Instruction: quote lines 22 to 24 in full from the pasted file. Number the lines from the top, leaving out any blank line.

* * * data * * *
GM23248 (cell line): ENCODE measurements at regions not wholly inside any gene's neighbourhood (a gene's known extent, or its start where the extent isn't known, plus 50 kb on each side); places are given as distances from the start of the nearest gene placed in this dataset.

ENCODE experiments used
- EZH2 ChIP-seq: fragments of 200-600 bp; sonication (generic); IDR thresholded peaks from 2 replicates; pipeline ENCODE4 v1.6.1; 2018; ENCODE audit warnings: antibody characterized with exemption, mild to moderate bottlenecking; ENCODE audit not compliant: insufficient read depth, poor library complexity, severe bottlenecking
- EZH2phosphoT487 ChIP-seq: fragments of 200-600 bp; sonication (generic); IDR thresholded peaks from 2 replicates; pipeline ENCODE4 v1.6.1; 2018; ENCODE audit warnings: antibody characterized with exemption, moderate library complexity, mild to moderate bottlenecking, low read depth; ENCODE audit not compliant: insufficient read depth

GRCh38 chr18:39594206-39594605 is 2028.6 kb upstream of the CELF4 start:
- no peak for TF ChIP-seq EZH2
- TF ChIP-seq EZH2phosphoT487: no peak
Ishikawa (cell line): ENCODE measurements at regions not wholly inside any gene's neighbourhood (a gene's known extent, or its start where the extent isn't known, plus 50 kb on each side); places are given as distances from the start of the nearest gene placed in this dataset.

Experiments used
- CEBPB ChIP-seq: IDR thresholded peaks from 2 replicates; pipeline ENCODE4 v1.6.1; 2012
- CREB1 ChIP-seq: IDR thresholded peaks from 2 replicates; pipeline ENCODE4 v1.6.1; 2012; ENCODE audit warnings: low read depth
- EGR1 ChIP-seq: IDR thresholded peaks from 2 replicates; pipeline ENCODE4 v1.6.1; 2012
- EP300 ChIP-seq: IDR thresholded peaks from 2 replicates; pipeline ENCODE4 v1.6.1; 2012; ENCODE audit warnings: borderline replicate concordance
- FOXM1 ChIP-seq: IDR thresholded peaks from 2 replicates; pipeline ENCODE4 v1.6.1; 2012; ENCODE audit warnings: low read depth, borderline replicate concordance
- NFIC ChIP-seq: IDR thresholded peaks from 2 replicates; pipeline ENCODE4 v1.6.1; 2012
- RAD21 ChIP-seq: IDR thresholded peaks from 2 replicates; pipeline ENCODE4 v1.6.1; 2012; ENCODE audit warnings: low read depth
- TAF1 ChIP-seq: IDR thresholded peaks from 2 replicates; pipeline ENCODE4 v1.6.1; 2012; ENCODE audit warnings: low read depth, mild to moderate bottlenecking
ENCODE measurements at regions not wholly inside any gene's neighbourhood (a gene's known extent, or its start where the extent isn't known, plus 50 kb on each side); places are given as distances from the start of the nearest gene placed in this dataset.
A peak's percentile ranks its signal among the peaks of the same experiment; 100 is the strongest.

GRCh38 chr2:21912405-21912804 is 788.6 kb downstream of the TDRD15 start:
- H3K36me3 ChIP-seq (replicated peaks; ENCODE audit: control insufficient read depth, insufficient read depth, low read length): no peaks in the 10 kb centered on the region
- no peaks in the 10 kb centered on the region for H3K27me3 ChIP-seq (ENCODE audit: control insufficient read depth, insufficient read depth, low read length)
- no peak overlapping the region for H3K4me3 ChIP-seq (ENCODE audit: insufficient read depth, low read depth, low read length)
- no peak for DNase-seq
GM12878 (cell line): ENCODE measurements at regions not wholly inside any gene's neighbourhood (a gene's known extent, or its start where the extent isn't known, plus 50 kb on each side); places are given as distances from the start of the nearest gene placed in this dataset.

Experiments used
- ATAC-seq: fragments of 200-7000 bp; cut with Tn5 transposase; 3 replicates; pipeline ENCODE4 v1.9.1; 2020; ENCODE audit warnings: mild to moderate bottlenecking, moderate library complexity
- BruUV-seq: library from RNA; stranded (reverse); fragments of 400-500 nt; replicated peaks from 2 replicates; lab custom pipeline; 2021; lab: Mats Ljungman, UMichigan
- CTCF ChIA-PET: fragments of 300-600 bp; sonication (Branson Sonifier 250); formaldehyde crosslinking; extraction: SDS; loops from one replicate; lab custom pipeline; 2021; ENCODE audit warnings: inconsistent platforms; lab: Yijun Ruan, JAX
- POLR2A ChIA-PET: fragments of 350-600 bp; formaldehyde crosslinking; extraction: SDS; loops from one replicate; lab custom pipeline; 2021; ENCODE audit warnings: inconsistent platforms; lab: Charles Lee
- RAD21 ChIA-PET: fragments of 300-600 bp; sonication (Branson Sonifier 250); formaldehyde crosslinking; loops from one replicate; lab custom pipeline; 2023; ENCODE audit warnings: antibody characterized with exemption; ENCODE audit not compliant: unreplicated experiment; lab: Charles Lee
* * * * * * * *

- no peaks in the 10 kb centered on the region for H3K27me3 ChIP-seq (ENCODE audit: control insufficient read depth, insufficient read depth, low read length)
- no peak overlapping the region for H3K4me3 ChIP-seq (ENCODE audit: insufficient read depth, low read depth, low read length)
- no peak for DNase-seq